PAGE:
What's the difference between wool and alpaca?


When choosing yarn for a new project, it's important to take fiber into consideration. But in the end, what's the difference between wool and alpaca, and why does it matter?

Many of us have knitted the same pattern a friend made, only to discover that ours looks completely different. Maybe it doesn't have enough drape, the texture seems tight, or it never seems to return to the right shape even after blocking. So what's the deal?

Every fiber has different characteristics that make it better for some projects and more challenging for others. This means that when choosing yarns for a pattern, especially when substituting yarn, you need to take the fiber content into consideration. We created a helpful list of some of the most popular natural fibers and what makes them great. If you want to learn more about the importance of natural fibers to the ecosystem, click here. 


What's the difference between alpaca and wool?

Above: assorted Amano Yarns

Alpaca is sometime's called "the poor man's cashmere" due to its affordability and super soft fiber. It's become a very popular fiber to knit and crochet with in recent years, and people can't get enough of it! 

Alpacas are very cute, and can be raised in a variety of environments. Known for being gentle beasts, their fiber can be separated into different categories according to softness. Even adult alpacas can produce "baby alpaca" fiber, they just grow less of it than the little ones do. 

Want to try out some alpaca yarn? We love Rooster Almerino Aran for a bargain option, and Amano Mamacha for a super soft luxury. 


What's the difference between wool and alpaca?

Above: assorted wool yarns

Wool has been around for eons, ever since humans learned how to cultivate crops and herd animals. Sheep are usually gentle animals, and modern domesticated breeds have to be shorn every year to protect them against flystrike and wool overgrowth which can lead to damaging skin conditions.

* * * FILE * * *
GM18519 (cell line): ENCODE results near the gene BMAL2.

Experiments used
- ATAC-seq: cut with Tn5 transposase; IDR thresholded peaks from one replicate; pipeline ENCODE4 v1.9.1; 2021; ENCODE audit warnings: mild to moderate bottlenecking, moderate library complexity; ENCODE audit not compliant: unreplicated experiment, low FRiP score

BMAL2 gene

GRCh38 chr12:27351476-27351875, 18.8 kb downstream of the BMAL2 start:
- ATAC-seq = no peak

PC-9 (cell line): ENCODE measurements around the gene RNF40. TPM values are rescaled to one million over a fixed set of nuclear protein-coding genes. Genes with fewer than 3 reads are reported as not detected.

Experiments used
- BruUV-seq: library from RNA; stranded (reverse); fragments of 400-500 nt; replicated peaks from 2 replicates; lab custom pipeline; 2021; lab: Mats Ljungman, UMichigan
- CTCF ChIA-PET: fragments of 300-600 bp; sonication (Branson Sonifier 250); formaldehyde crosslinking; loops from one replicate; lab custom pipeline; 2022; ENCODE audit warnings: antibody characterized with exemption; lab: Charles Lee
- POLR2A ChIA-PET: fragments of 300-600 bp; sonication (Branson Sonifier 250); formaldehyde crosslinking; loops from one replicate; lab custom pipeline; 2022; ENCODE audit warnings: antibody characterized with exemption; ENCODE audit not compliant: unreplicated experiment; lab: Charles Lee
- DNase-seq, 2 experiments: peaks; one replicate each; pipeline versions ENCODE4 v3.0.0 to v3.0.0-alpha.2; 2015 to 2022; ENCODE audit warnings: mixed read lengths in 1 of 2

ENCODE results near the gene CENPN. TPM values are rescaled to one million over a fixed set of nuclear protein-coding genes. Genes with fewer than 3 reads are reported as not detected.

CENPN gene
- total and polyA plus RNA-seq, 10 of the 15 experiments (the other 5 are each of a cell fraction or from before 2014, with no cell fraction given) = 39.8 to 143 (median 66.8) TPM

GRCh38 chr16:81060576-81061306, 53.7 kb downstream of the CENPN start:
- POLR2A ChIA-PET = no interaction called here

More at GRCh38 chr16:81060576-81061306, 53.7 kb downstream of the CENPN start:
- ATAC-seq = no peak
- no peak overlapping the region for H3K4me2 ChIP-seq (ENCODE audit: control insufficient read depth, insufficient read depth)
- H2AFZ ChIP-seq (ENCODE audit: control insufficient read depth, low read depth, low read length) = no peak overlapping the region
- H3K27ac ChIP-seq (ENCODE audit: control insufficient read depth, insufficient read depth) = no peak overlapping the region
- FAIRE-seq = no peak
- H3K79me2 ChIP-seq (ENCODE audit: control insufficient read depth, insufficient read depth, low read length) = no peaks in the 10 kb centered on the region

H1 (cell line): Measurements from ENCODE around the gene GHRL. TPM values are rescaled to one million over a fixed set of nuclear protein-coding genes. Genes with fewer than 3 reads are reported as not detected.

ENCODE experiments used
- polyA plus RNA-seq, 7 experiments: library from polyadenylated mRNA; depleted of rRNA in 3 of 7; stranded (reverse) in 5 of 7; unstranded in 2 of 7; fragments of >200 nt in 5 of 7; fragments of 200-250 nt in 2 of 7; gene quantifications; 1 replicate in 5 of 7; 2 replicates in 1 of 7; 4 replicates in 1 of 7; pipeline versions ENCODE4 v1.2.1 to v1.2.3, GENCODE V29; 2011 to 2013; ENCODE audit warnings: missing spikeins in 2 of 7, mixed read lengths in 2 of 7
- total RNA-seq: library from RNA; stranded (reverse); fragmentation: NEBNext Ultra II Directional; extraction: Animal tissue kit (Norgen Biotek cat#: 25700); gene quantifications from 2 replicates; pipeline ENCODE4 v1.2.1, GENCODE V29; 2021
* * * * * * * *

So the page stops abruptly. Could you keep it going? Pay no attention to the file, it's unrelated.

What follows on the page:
There are many different breeds of sheep that produce very different kinds of fiber, from merino sheep which produce a super soft wool, to other breeds which yield more rustic, hard wearing fleece. 

We love Debbie Bliss Falkland Aran for a British breed yarn.


What's the difference between alpaca and wool?

Above: Rowan Cashmere yarn

Fiber from goats? Of course! Like sheep, different breeds of goats can produce vastly different kinds of fiber. Certain breeds can also produce mohair fiber! 

Cashmere is the standard for luxury fiber; whether factory made or hand-knitted, cashmere sweaters are among the softest and most luxurious you'll ever wear. Many yarns are blended with cashmere for softness, providing a stronger staple fiber that means it can be more easily washed. 

We're in love with Rowan Cashmere for a pure cashmere, and Debbie Bliss Cashmerino for a machine washable blend. 


What's the difference between alpaca and wool?

Above: two cotton blend Rowan yarns

Most of the clothing we wear is made of cotton: jeans, t-shirts, socks, and undergarments are all made of cotton. Grown in warmer climates, cotton grows in a prickly pod which must be extracted, combed, and prepared for spinning into thread or yarn. 

There are two main kinds of cotton yarns: mercerized and natural. Mercerized cottons have a subtle shine to them, a tighter spin, and can have more vibrant shades in their palette. Yarns that are mercerized go through a heat treatment process that makes the fiber more susceptible to dyes and more rope like in texture.These yarns are popular with crocheters because they do not split when you use them, and are relatively hard-wearing. 

Natural cotton yarns have not been heat treated, and are generally softer and with longer staple fibers than their mercerized cousins. Natural cottons are popular choices for dishcloths for their washability. 

Check out Cascade Ultra Pima for a pure cotton in a rainbow of shades!


What's the difference between alpaca and wool?

Above: Louisa Harding Pittura bamboo blend yarn

Contrary to popular belief, bamboo yarns are not made with the stalks of bamboo itself. While some cultures around the world have created clothing and accessories with bamboo stalks, to create yarn the bamboo is pulped into a viscose which can be spun into yarn. 

Bamboo has a lovely drape thanks to it's plant cell structure, and many bamboo yarns share a subtle shine that's perfect for shawls and other accessories. That lovely drape also means that bamboo can struggle to return to its original shape: as such a bamboo blend should be used for garment knitting. Bamboo can be grown on fallow land that can no longer support crops, and so many bamboo yarns are continuously sustainably sourced with no harm to the environment. 

We love Lotus Bamboo Soft for a pure bamboo, and Louisa Harding Pittura for a scrummy bamboo blend!

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What's the difference between alpaca and wool? Learn why different fibers matter at LaughingHens.com

What fiber is your favorite to knit or crochet with?